Sunday, June 16, 2024

Now you could know when you would die!

Motion sensors may potentially be used to help gauge the risk of their owners’ mortality, if a new study published this week in PLOS Digital Health is to be believed.

In their study, a team of researchers used the data from 100,000 participants of the UK Biobank who wore activity monitors with motion sensors for 1 week, regarding this group as “demographically representative of the UK population”.

The team attempted to simulate smartphone monitoring and come up with a model that would help estimate mortality risk based on a person’s acceleration and distance travelled during a six-minute period.

Study author Bruce Schatz from the University of Illinois, cited by The Daily Beast, explained that the researchers chose that particular duration to mimic the so-called Six Minute Walking Test that, as its name implies, measures the distance a person can walk over six minutes on hard flat surface.

Not only that test is “a very good external measure of what’s going on internally,” Schatz said, it can also be replicated via the use of a wrist sensor or a cheap phone.

“I know for a fact that these kinds of models will work with cheap phones,” he remarked.

Predictions of future death made by the researchers’ model were correct 72 percent of the time after one year, and 73 percent after five years—a similar rate of accuracy found in a study published last year that analyzed the same data set but used hours, rather than minutes, of data. This new study, argued Schatz, is a more promising demonstration of passive monitoring technology like phone and wrist sensors as his team’s model requires less data and affords a great degree of privacy to the user.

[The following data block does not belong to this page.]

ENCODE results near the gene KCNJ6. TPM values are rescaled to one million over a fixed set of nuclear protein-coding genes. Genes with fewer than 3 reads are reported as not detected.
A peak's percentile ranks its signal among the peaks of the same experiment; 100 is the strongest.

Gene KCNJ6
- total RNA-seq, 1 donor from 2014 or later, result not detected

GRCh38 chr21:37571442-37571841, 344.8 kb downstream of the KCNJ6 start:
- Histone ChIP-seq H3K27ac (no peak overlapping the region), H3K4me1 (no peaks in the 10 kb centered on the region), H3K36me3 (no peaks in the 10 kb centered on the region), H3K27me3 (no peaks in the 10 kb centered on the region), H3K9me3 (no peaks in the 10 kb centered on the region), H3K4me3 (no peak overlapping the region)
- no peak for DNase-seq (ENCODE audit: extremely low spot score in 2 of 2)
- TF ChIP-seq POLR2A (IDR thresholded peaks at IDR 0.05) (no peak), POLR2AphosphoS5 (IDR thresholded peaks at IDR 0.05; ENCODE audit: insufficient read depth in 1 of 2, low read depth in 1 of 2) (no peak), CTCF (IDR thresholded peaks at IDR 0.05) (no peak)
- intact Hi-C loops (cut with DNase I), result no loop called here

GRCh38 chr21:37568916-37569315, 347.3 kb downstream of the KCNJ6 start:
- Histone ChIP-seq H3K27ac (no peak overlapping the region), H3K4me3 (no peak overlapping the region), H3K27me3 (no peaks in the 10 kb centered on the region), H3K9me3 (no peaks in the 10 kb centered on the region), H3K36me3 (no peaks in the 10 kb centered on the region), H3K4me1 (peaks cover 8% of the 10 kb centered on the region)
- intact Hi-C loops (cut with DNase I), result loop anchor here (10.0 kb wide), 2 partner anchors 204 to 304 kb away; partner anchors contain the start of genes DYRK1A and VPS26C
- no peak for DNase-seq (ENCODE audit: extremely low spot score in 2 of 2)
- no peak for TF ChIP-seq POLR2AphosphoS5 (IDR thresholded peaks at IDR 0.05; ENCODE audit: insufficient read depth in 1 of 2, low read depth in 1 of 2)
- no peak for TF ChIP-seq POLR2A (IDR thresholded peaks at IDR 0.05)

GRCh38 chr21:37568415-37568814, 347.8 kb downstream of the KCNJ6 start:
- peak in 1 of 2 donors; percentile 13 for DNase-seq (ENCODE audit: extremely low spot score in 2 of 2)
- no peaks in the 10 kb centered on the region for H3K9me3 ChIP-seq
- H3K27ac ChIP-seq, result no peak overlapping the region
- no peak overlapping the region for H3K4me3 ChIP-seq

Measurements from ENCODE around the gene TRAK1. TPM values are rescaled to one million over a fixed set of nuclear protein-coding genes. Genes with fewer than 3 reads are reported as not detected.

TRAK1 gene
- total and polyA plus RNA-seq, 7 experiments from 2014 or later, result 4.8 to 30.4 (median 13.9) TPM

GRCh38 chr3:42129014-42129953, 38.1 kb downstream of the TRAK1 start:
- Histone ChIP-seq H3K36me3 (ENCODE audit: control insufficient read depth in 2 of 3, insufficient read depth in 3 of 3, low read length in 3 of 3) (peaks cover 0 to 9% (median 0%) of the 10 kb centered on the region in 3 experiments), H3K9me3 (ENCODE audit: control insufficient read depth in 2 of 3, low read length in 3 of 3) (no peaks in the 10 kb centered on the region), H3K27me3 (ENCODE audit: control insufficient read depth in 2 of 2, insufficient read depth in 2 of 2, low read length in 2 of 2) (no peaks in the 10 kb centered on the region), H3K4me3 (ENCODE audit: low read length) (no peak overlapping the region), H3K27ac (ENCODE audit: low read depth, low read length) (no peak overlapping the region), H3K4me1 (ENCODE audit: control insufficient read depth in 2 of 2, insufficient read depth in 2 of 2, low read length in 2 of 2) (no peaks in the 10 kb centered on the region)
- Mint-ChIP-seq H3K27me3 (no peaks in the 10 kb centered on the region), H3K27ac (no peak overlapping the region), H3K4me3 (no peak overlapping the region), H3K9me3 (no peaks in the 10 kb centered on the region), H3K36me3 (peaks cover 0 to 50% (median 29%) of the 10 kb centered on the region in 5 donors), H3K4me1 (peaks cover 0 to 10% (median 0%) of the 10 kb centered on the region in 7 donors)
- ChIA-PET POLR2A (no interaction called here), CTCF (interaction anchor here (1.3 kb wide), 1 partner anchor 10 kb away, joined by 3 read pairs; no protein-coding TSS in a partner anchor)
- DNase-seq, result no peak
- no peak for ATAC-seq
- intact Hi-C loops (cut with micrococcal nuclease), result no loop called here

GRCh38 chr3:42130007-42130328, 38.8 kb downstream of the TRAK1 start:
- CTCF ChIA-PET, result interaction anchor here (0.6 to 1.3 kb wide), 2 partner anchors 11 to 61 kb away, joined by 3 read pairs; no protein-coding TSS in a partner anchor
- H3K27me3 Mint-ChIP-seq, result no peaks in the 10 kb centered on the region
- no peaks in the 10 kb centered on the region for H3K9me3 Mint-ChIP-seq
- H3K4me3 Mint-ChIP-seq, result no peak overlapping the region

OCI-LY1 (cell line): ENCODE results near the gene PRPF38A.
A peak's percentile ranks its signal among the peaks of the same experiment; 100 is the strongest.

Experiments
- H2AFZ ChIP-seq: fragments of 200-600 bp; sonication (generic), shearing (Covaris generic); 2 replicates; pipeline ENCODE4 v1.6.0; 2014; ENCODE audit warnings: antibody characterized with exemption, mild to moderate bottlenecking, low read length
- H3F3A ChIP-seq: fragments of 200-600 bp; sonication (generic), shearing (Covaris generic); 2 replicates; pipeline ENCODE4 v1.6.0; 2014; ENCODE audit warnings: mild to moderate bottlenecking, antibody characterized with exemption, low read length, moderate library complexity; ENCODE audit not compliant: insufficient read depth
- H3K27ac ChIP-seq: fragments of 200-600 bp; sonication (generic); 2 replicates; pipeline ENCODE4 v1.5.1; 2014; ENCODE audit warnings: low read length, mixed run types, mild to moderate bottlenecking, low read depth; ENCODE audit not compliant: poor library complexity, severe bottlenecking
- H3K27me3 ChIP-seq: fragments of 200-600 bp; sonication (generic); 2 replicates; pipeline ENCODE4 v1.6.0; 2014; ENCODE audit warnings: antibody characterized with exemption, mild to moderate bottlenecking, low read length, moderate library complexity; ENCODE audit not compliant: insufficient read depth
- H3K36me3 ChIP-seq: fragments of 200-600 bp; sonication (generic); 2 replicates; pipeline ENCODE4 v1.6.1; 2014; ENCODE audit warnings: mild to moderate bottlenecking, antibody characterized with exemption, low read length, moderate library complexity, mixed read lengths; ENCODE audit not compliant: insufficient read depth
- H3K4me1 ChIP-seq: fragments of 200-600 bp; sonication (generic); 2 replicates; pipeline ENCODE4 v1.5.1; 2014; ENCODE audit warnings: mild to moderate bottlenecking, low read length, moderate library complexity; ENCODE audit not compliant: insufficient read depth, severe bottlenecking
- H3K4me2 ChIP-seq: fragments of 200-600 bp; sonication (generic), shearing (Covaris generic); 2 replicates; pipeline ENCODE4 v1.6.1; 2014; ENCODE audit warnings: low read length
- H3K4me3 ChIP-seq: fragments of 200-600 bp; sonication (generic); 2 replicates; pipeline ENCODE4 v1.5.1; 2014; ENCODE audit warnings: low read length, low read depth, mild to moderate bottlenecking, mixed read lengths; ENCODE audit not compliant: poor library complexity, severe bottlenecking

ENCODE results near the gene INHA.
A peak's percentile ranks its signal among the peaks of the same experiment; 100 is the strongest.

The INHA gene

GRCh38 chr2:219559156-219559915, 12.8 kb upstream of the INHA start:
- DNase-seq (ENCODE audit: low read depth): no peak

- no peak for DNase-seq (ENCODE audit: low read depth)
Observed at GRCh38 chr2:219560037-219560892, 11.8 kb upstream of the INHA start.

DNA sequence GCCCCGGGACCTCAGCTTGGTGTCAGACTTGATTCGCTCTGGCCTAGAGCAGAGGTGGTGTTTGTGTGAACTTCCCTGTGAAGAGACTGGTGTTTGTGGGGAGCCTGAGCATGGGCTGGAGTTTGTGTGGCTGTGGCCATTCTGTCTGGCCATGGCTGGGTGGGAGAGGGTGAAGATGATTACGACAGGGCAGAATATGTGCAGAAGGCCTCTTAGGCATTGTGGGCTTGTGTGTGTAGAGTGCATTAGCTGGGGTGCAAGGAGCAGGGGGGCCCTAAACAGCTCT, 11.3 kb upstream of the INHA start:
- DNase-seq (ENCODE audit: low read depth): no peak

“If you record all of the data, it’s true that people have characteristic walks and you can tell who the individual is. But it’s totally possible to take part of the signal, which is good enough to do the vitals but completely disguises who the person is,” he said.

Even so, using everyday technology to passively monitor patients could raise issues if users cannot give continuous informed consent, situations which could be complicated by degenerative illnesses or a lack of technological literacy. These ethical issues, said Schatz, are still speculative, but deserve coordinated thought from scientists as the research moves forward.

While the sensors used in the study were near-identical to the ones in both simple cell phones and smartphones, future work should validate this model in a large sample when users carry phones in their pockets, rather than wear sensors on their wrists. Downloading an app that can measure your health as you go about your day-to-day could be a convenient and painless way to keep people healthier, longer.

“If you want to raise the general health of the entire population, this kind of project is really important,” Schatz said.

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